The Cabbie and the Speeding Ticket: An Ethics Puzzle
Some days it’s not easy being an ethicist. Some days it’s not cheap, either.
I was late getting out of my legal ethics training session in Kansas City. The attorneys in the seminar had lots of questions and it was a lively group; some of the best exchanges can occur in the post-program discussions, and I hate to cut them short. But suddenly I was pressed for time, and after packing up and checking out of the hotel, there was only a bit more than an hour before my departure time and a 40 minute cab ride to the airport ahead of time, or so I was told by the hotel clerk. I noted my plight to the cab driver, and he said,” You’ll be OK. I can get there in a lot less than 40 minutes.”
And he could, too, or would have if not for the police car that flagged him down for going 72 on a 65 mph stretch of highway. “A hundred dollar ticket,” he said ruefully. “What an idiot I am.” He turned off the meter while the cop, true to tradition, worked as slowly as possible to ensure that as much time would be lost as possible. “I’m sorry. I hope you make your plane.”
As it turned out I did, but when I got out of the taxi, my ethics alarms started ringing. Was I partially culpable for the speeding ticket? True, I didn’t ask him to speed or did I? Certainly he took a risk on my behalf.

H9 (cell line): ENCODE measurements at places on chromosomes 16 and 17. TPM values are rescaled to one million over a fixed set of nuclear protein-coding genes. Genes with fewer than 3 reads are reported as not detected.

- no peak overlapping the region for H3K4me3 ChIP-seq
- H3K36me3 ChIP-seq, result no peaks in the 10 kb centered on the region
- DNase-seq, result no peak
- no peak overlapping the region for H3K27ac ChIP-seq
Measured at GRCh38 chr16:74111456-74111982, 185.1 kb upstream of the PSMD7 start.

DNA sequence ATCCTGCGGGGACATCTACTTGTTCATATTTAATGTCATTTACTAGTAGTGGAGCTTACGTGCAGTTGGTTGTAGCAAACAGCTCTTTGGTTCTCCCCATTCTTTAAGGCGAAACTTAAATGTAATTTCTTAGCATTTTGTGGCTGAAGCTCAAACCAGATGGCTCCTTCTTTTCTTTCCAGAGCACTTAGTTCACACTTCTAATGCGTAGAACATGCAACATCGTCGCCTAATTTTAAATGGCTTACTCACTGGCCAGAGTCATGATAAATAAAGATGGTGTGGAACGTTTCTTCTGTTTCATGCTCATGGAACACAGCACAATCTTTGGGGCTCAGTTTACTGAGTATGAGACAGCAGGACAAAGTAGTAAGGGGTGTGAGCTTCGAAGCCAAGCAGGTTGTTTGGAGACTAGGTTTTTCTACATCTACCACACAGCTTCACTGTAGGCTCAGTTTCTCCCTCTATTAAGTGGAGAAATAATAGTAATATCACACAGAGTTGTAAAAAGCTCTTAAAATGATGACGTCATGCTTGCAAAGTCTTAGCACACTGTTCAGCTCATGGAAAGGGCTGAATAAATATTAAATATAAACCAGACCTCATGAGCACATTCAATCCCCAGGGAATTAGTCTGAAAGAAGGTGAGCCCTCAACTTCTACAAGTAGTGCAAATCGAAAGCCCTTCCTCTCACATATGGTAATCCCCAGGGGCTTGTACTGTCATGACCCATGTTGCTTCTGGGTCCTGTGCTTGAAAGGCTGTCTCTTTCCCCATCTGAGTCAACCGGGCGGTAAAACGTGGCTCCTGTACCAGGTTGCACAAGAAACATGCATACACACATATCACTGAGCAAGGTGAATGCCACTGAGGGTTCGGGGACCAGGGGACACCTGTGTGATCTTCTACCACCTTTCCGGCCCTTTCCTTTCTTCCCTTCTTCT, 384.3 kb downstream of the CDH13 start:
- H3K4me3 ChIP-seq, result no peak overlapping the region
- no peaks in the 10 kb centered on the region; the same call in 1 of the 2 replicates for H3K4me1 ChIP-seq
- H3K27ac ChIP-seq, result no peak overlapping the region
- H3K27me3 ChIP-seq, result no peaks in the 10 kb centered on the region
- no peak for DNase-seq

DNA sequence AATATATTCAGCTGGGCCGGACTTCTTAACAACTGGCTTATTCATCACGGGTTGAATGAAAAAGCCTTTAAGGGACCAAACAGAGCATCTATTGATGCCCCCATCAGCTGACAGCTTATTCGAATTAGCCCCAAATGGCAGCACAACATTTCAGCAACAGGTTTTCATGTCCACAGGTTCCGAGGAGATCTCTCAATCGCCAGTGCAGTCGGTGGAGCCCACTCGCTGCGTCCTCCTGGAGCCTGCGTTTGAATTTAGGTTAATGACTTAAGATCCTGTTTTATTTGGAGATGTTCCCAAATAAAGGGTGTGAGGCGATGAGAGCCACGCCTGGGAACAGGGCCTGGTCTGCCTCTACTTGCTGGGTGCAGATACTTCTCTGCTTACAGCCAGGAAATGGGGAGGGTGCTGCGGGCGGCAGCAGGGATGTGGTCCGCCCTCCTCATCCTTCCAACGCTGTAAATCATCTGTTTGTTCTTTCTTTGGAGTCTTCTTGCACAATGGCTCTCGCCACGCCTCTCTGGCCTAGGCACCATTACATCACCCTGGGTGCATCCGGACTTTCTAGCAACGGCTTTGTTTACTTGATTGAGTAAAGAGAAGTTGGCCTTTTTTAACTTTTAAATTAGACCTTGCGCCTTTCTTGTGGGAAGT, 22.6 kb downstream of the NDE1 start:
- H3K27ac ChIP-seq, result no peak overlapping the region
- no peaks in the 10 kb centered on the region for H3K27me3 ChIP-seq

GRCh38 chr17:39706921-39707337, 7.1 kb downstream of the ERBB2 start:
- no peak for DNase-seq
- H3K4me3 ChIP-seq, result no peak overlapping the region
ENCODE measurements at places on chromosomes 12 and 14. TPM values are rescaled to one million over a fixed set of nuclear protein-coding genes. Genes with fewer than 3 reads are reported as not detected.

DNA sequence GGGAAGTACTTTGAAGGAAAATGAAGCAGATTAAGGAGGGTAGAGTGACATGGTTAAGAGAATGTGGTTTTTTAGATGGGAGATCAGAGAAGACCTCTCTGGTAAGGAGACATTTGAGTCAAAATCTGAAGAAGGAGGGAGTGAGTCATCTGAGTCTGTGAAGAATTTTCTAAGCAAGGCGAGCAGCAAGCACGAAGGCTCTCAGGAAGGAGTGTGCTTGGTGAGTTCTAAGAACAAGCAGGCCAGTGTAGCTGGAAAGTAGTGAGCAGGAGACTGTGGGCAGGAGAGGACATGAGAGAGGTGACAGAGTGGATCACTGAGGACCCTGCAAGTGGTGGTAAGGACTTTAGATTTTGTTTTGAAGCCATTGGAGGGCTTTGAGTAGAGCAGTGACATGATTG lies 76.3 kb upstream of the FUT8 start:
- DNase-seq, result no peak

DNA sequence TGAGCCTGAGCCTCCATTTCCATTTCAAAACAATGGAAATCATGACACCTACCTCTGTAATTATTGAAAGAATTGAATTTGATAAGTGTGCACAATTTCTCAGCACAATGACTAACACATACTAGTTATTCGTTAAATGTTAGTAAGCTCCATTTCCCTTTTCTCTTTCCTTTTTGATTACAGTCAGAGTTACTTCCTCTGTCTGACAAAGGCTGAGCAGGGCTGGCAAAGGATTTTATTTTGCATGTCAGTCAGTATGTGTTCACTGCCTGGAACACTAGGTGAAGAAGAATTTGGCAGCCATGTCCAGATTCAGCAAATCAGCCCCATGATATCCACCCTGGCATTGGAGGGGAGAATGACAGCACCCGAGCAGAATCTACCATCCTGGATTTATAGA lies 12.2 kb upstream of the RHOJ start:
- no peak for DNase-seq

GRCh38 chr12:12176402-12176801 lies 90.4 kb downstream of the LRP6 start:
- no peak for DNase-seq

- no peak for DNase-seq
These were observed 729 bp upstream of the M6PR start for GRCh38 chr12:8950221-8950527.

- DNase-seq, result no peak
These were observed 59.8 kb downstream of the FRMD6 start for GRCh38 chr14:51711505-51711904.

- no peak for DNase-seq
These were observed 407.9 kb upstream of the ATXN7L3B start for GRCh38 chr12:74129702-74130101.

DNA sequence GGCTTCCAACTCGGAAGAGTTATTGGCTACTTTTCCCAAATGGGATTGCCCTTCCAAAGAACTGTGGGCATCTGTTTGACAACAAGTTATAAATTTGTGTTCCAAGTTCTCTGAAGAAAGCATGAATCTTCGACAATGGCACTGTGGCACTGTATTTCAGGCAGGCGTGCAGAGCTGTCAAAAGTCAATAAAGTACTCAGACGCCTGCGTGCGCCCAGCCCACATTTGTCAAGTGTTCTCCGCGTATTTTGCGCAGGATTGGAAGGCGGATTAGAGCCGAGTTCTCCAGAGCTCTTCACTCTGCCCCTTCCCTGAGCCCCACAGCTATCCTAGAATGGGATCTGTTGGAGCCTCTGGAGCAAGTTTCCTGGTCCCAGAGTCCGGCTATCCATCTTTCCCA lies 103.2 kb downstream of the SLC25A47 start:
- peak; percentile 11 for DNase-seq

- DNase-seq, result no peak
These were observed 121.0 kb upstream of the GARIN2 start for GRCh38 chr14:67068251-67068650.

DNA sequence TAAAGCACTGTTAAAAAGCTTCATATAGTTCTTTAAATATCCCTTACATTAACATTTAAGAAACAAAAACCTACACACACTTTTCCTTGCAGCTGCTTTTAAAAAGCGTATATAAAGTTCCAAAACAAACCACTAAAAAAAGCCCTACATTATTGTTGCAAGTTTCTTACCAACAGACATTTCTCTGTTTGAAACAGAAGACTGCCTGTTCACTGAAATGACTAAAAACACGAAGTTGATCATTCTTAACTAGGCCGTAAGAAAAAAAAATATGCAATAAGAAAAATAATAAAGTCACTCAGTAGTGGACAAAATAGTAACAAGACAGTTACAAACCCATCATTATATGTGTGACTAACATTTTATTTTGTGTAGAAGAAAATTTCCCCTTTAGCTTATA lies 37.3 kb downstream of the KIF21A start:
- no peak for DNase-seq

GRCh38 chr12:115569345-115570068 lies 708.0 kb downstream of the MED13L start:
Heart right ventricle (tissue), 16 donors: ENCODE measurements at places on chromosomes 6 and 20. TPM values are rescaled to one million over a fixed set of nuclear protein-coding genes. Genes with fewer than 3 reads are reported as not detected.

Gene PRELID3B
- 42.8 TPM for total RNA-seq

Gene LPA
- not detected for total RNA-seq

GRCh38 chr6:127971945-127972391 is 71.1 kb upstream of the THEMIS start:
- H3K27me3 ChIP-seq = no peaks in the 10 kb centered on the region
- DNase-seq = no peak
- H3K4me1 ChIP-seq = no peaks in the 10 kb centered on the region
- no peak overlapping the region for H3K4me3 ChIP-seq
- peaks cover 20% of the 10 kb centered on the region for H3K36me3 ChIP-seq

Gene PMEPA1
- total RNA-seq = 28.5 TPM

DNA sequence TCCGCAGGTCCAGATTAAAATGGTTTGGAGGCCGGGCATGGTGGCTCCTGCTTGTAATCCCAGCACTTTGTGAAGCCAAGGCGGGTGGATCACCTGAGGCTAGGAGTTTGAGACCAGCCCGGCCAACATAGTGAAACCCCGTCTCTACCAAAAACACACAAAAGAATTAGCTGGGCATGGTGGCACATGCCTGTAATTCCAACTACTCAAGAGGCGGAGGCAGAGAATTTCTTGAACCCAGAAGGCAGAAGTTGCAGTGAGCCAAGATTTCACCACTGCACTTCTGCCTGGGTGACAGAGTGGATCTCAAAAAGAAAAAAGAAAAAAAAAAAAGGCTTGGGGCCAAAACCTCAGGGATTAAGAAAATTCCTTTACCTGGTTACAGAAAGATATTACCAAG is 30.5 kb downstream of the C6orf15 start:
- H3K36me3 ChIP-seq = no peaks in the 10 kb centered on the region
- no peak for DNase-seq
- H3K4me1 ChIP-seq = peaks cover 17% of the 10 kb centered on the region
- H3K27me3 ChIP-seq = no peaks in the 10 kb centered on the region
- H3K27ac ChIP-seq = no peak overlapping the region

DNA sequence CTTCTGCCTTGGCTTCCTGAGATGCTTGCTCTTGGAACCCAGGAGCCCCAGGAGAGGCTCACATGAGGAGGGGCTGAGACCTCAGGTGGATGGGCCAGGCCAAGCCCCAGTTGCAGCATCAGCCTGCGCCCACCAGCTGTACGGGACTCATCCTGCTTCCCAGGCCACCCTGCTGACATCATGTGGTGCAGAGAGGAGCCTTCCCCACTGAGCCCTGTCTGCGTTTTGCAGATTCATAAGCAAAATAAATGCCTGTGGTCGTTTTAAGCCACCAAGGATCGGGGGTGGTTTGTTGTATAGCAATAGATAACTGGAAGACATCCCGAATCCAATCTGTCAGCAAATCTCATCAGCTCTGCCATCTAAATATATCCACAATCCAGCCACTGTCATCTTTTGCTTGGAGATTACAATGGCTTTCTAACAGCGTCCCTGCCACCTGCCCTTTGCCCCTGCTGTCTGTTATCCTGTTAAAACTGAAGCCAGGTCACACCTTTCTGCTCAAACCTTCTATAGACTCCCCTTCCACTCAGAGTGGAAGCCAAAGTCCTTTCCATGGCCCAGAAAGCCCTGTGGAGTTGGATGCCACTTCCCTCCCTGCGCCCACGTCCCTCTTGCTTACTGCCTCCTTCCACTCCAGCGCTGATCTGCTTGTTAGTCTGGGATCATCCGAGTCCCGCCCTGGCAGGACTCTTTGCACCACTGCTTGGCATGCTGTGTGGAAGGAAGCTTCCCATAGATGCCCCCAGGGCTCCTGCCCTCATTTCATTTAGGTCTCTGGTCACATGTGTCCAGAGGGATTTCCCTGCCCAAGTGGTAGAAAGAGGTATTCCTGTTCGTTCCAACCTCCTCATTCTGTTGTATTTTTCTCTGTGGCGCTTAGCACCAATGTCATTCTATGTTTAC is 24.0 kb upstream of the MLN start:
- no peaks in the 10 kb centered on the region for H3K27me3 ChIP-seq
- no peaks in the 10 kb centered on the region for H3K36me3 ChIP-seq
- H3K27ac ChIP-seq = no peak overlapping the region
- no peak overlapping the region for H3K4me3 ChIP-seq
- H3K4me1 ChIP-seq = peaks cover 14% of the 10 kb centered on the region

I concluded that I should contribute to the speeding fine, although my cab driver never suggested this and appeared surprised when I handed him $25 above the $43.00 fare. But was 25$ enough? Should I have paid half, or perhaps even the whole amount?
Or was I a fool to pay anything at all? Echoing through my head, I have to confess, was this thought: “Your business is ethics, now. Be a role model: what is the right and fair thing to do?” I reasoned that I shared some responsibility for the speeding infraction, and therefore had an ethical obligation to contribute toward the fine. But there was a nagging little voice, nearly drowned out but still perceptible, that argued that I was looking for an obligation where none existed, that contributing was certainly a kind and generous thing to do, but hardly an ethical obligation.
And that voice is only slightly louder than the far more annoying one accusing me of being a piker and a fraud for not giving the cabby more. “You just gave him the smallest amount that would soothe your guilty conscience!” it sneers.
“Baloney!” the other little voice counters. “In fact, the cabbie blew it he made you later than you would have been if he just followed the speed limit! He should consider himself lucky to even get a tip!”
I’m tired of listening to these guys. What do you think? Did I do the right thing or not?